ITHACA, N.Y.—There were two events at the CRS Barn Studio in Lansing Wednesday: The Tompkins County Democratic Committee’s (TCDC) summer fundraiser, featuring Governor Kathy Hochul as its headline speaker, and a demonstration outside the event urging Hochul to take action on two locally relevant issues.

As over 100 people schmoozed, sipped wine, and contributed to the coffers of local Democrats, almost 40 took the opportunity to express their concerns about proposed rate increases for New York State Electric and Gas (NYSEG) and the fate of Ithaca Carshare.

Hochul’s high profile presence was a selling point for the local Democratic party in promoting the event as it strives to build up a bankroll to support its candidates in the upcoming local elections in deeply Democratic Tompkins County. Assemblymember Anna Kelles and state Senator Lea Webb, who both represent Tompkins County in the state legislature, also spoke at the event. 

Linda Hoffman, chair of the TCDC, said she aimed to raise $5,000 Wednesday, and “came within that range, and probably a little more.”

All in all, the fundraiser went “quite smoothly,” Hoffman said.

The TCDC barred members of the media from the event. The Ithaca Voice was turned away at the entrance after being told it was “private” by Hoffman, though it had been publicly promoted on social media as a “Summer Party” featuring words from Hochul.

However, Zach Winn, a conservative activist who writes about local crime under the alias “Chip Daley” at, was admitted.

Winn is running on the Republican ticket in November against Alderperson Phoebe Brown, a Democrat, for a two-year term representing the city of Ithaca’s First Ward. 

Hoffman said she had “no idea” who Winn was and was “not aware that he was there.”

Winn said he was able to film the entire event.

Hochul used her remarks Wednesday to reiterate a commitment to fighting climate change, expanding the state’s housing stock, and her request of President Joe Biden to expedite work authorizations for tens of thousands of migrants that have arrived in New York City over the last year from the U.S. southern border. 

“Mr. President, we have to let them work,” Hochul said Wednesday. 

The governor did not touch on the issues raised by demonstrators at the entrance of the fundraiser event.

Demonstrators outside of the Tompkins County Democratic Committee’s summer fundraiser. Credit: Dove Williams / The Ithaca Voice

Ithaca Carshare is facing what leaders of the nonprofit have described as an “existential threat.” The organization, which runs a 24/7 membership-based car rental service, has been unable to insure its cars since its last provider dropped it in May. 

Ithaca Carshare is unable to acquire auto-liability insurance through a private carrier, said Jennifer Dotson, the executive director of the Center for Community Transportation, which runs the Ithaca Carshare service.

As a result, Ithaca Carshare needs to seek coverage from a type of insurance company known as a risk retention group, Dotson said in an interview Thursday. Risk retention groups are not authorized to provide auto-liability insurance in New York under current state regulations if the insurance company is not domiciled in New York.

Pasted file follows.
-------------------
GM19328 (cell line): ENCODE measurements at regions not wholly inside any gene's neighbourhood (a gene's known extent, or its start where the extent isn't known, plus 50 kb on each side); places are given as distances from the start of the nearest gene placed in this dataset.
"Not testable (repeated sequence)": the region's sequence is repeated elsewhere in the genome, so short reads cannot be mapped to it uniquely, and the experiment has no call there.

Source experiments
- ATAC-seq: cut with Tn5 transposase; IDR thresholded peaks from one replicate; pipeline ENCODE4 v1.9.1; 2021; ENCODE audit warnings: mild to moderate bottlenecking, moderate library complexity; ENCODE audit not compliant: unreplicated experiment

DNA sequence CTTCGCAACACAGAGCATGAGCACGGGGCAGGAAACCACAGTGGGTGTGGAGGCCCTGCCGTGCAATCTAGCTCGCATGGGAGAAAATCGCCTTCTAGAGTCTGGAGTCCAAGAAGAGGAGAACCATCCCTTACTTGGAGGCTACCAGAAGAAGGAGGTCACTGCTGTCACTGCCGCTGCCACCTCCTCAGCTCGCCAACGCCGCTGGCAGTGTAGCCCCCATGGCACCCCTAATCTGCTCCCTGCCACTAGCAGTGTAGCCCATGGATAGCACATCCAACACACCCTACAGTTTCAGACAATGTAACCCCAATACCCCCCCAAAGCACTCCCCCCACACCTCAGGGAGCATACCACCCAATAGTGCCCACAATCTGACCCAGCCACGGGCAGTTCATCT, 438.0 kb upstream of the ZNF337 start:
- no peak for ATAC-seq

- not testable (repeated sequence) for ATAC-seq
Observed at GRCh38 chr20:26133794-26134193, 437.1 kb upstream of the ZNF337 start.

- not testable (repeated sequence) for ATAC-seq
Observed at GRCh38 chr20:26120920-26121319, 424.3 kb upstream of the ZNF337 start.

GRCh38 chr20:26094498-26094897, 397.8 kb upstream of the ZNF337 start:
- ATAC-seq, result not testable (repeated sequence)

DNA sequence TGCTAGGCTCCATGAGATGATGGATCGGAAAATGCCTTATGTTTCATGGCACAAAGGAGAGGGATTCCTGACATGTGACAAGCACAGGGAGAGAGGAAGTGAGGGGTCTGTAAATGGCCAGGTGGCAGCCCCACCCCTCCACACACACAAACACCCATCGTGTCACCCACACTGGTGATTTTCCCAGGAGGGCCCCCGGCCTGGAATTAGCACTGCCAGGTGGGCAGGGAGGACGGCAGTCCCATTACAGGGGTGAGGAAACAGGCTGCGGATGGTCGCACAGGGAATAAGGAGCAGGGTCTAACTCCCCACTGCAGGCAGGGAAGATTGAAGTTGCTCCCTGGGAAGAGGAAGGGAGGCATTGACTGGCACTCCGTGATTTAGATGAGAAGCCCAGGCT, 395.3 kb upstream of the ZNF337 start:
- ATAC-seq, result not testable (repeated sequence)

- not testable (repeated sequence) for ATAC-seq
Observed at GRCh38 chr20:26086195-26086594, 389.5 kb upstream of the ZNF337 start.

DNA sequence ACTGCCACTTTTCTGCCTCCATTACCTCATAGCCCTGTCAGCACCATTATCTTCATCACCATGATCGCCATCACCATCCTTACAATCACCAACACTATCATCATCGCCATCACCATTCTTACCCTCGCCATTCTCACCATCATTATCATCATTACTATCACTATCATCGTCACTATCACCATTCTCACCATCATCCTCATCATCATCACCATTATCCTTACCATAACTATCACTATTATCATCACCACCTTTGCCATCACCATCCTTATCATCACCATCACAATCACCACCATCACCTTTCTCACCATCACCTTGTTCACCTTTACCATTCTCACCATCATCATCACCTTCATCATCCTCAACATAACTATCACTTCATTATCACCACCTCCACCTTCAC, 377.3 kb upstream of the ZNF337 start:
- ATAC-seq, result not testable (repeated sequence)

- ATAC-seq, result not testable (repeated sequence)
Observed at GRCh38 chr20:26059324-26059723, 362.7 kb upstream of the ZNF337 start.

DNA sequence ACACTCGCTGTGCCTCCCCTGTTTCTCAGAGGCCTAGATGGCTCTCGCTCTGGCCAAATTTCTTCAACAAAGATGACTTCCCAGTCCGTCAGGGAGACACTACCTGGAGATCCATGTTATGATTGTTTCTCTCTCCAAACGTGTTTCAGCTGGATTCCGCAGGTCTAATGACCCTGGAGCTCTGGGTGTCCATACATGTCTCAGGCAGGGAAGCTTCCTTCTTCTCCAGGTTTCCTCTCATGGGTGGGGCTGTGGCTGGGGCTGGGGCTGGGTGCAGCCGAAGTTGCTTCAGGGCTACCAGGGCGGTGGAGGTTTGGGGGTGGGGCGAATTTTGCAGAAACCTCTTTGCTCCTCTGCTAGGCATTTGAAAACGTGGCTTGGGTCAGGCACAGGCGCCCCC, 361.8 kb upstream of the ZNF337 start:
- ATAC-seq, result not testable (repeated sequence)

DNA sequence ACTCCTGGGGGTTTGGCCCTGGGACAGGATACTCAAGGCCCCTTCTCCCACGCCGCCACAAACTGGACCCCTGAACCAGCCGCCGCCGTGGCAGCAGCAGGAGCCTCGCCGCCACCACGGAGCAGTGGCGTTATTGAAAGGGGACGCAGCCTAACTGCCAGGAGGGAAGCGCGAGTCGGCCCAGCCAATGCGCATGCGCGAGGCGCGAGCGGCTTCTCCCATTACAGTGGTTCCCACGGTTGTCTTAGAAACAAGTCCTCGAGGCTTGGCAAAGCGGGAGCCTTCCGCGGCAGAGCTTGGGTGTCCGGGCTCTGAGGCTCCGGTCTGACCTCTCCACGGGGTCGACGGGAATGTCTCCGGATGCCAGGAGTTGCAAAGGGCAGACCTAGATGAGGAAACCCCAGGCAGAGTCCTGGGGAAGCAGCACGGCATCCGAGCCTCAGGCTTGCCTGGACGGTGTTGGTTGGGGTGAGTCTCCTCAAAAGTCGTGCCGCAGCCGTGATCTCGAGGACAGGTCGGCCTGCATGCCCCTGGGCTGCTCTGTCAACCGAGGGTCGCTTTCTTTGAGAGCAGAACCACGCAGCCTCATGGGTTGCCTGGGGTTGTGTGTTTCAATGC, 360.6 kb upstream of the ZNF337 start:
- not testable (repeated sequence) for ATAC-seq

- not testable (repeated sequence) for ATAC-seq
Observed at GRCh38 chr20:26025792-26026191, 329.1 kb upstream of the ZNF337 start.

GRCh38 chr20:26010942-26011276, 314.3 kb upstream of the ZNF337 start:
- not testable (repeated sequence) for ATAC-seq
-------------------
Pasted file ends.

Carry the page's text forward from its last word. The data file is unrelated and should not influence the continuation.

The state legislature has approved a bill that would change that. The bill is currently at the governor’s desk. Dotson said that Ithaca Carshare might be forced to permanently shutter while waiting for the bill to be signed into law. 

The organization will have to begin selling some of its cars next week in order to stay afloat financially, she said.  

Dotson, who attended both the fundraiser and the demonstration on Wednesday, said Ithaca Carshare supporters were not staging a “protest per se. It’s a direct urgent communication.”

She added, “We were very much hoping to celebrate last night.”

Katy Zielinksi, a spokesperson for Hochul, stated that the governor “is reviewing the legislation” in an email to The Ithaca Voice.

Alongside Ithaca Carshare supporters were demonstrators calling on the governor to deny the NYSEG rate increases that state regulators are considering.

The Public Service Commission (PSC), the state authority that regulates utilities, and NYSEG have reached a proposed deal to increase the utility’s electric delivery rate by 62% and gas delivery rate by 17.8%. The increases would be expressed over the course of 3 years.

NYSEG released a statement when the proposed settlement was released in June, in which the company said, “This proposed settlement provides the means to best serve customers in light of historic inflation, the ongoing recovery from the COVID pandemic, supply chain issues, and new state requirements regarding clean energy.”

The settlement between NYSEG and state regulators comes after Hochul called NYSEG’s initial request for delivery rate increases — 34.9% for electricity and 14.9% over the course of one year — “outrageous and unacceptable” in May 2022. Hochul called on state regulators to deeply scrutinize the utility’s arguments for increasing its rates. 

The governor’s office deferred The Ithaca Voice’s request for comment to the PSC.

James Denn, a spokesperson for the PSC, said, “State regulators pour over the utility’s books to identify ways to cut costs. Nothing about a utility’s rate case is taken for granted or assumed.”

Laurie Konwinski, an Ithaca area resident, said she thinks the proposed rate increases “are outrageous.”

“We sure hope [Hochul] follows through,” Konwinski said. She added that she supports the governor, but “wants to hold her accountable.”

A final determination will be made on NYSEG’s rate increase in the coming months.

Jimmy Jordan is Senior Reporter for The Ithaca Voice. Questions? Story tips? Contact him at Connect with him on Twitter @jmmy_jrdn